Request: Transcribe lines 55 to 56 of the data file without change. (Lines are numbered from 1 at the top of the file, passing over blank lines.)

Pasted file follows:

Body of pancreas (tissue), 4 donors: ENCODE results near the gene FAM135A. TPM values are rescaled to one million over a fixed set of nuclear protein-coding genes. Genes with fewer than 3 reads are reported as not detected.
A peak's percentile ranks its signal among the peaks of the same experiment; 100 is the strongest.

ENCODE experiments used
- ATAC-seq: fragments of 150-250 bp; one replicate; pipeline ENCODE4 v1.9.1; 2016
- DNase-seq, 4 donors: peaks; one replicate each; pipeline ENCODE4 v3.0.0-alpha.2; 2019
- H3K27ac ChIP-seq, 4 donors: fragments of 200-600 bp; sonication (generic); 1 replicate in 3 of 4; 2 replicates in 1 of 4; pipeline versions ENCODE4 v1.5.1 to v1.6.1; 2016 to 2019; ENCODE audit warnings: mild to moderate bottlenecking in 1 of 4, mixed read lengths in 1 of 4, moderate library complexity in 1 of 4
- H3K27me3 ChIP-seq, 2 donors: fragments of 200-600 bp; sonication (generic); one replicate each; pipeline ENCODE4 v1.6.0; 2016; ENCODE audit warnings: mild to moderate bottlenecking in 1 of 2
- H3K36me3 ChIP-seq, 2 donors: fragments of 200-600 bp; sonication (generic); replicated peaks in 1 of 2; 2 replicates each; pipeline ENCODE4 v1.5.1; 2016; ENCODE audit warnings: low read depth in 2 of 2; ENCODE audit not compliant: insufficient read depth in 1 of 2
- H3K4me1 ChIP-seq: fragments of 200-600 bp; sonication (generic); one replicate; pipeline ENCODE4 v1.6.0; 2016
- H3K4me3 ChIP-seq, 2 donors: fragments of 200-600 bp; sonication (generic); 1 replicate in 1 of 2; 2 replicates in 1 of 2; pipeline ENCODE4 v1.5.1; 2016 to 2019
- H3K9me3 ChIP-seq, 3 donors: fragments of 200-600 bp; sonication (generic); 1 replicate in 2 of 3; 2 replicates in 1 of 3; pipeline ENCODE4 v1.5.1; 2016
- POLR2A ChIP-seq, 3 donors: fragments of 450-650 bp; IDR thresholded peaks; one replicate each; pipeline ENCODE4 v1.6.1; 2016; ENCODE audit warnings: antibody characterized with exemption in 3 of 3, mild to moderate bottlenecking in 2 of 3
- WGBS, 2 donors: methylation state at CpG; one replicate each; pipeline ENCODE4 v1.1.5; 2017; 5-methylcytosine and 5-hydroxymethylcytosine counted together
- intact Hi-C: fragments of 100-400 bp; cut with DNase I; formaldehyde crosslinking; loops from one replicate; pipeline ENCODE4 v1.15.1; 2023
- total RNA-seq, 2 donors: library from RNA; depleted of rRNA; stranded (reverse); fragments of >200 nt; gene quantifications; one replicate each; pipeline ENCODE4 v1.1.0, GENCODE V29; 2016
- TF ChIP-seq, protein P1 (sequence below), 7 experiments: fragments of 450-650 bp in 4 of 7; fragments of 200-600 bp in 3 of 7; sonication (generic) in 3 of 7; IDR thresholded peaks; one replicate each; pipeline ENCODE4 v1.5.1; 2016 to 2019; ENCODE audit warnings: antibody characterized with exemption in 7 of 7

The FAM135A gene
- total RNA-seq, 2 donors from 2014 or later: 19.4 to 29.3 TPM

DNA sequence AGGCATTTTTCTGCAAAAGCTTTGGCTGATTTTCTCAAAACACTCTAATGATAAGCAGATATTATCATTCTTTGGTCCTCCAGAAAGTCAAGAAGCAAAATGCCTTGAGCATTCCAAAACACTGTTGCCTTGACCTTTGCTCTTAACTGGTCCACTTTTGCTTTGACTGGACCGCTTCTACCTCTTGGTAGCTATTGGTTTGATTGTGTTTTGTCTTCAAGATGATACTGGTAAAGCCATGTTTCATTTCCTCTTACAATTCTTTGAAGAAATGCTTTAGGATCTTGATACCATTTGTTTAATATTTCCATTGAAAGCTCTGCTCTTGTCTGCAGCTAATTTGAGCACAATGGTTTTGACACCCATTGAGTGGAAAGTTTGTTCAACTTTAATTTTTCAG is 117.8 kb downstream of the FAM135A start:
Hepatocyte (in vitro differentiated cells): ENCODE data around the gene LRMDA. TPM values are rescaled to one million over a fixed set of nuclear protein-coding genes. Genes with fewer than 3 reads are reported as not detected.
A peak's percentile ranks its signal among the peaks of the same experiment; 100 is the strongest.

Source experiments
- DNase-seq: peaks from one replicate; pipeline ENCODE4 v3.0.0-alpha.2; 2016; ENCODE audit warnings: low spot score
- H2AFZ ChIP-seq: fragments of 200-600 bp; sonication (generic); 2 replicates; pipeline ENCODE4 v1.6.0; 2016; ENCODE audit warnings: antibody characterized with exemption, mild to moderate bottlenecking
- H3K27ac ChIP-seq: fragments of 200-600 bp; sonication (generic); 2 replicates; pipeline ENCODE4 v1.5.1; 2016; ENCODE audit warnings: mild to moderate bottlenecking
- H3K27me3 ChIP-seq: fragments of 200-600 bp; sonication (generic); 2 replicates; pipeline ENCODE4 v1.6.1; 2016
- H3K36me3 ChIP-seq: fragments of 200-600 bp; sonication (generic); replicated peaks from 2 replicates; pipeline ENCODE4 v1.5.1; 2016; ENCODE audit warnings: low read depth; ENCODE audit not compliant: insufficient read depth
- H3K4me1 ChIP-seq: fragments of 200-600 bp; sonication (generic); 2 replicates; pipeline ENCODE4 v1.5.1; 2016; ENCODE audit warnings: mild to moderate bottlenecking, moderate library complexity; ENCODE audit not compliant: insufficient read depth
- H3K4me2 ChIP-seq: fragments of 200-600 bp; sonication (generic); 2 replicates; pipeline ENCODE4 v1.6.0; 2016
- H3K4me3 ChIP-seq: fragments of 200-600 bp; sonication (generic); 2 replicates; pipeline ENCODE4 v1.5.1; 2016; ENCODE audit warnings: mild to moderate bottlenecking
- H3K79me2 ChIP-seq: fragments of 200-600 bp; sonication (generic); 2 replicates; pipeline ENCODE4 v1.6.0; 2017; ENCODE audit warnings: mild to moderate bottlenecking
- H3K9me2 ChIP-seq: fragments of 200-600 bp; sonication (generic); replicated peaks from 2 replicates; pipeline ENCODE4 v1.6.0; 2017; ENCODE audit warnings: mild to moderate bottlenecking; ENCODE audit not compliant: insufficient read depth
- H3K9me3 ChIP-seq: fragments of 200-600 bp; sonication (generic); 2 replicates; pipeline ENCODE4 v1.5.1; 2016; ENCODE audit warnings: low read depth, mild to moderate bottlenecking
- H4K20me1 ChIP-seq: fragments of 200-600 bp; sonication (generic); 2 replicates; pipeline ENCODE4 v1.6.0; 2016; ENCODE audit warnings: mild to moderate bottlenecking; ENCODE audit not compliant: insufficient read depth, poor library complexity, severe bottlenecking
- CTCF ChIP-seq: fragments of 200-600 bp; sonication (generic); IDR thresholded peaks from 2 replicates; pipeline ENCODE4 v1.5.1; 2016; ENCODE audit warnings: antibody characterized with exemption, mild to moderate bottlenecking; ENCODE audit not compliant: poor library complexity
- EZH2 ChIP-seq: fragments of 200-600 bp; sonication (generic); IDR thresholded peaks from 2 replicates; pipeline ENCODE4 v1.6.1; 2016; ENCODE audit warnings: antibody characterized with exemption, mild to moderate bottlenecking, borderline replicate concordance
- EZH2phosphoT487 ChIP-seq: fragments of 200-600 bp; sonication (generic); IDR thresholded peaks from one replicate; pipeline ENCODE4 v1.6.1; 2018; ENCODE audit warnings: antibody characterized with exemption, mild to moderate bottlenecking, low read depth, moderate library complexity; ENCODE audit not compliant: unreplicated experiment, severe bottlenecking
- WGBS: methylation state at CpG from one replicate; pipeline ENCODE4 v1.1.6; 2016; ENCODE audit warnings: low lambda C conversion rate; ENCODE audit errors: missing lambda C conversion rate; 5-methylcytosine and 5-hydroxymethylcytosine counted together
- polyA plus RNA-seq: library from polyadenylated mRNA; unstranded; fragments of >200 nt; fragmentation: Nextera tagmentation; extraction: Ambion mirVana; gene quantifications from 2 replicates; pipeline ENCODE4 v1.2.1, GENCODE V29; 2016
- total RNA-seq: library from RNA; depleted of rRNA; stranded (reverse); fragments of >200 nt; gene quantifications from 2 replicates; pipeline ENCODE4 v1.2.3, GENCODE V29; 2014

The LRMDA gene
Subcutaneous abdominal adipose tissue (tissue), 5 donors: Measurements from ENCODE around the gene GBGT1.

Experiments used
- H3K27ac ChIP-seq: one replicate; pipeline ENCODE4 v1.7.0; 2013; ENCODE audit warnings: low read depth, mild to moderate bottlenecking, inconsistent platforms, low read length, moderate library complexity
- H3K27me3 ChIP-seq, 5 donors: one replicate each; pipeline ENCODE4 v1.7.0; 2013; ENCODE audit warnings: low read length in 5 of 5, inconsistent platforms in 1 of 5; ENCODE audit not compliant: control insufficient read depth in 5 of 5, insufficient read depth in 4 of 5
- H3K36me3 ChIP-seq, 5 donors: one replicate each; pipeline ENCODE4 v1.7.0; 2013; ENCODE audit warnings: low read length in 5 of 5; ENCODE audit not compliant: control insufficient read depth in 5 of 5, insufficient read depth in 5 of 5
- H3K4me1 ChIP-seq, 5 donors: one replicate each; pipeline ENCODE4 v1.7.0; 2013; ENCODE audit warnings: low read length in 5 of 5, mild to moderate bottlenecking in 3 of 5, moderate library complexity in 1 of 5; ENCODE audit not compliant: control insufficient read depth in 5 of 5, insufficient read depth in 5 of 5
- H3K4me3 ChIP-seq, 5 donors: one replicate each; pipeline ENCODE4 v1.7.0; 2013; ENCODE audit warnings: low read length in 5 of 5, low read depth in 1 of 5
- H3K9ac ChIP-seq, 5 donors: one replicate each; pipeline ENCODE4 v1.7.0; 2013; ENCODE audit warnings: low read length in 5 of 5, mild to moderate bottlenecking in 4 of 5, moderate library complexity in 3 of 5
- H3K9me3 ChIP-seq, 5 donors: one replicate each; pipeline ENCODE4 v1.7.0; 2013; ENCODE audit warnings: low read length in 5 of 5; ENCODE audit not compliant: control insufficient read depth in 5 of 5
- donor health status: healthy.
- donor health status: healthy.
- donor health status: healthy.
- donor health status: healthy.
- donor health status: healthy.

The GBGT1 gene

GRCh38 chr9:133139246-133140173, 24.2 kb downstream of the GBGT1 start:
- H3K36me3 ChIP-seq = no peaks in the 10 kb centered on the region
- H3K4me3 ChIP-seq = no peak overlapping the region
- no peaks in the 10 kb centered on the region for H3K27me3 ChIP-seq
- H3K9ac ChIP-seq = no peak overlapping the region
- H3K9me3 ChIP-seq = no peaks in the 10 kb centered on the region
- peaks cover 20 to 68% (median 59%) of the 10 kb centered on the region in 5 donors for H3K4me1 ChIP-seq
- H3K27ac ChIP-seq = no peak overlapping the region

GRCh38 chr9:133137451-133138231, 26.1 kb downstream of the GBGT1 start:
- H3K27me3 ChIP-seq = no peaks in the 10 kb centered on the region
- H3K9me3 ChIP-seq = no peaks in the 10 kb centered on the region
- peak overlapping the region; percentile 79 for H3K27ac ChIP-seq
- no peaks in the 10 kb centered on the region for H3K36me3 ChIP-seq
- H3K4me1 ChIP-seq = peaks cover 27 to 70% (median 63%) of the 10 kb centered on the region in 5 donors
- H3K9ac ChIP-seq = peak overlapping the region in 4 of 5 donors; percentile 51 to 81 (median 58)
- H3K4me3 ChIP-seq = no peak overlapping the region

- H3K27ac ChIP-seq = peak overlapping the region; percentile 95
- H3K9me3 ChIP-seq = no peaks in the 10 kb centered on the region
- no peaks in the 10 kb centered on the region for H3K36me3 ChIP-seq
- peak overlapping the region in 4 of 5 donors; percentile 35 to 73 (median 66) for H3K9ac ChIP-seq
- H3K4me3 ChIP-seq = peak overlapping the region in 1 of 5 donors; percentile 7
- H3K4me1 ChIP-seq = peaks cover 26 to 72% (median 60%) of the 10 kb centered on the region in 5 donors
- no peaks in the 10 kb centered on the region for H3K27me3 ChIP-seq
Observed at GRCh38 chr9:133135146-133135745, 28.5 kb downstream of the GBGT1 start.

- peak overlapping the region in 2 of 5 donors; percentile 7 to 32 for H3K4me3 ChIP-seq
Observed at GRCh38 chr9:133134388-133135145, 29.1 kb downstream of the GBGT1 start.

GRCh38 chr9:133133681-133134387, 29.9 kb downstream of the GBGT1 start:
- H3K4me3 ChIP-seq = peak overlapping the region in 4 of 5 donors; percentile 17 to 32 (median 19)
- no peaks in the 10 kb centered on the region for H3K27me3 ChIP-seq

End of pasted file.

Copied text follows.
- donor health status: healthy.

The GBGT1 gene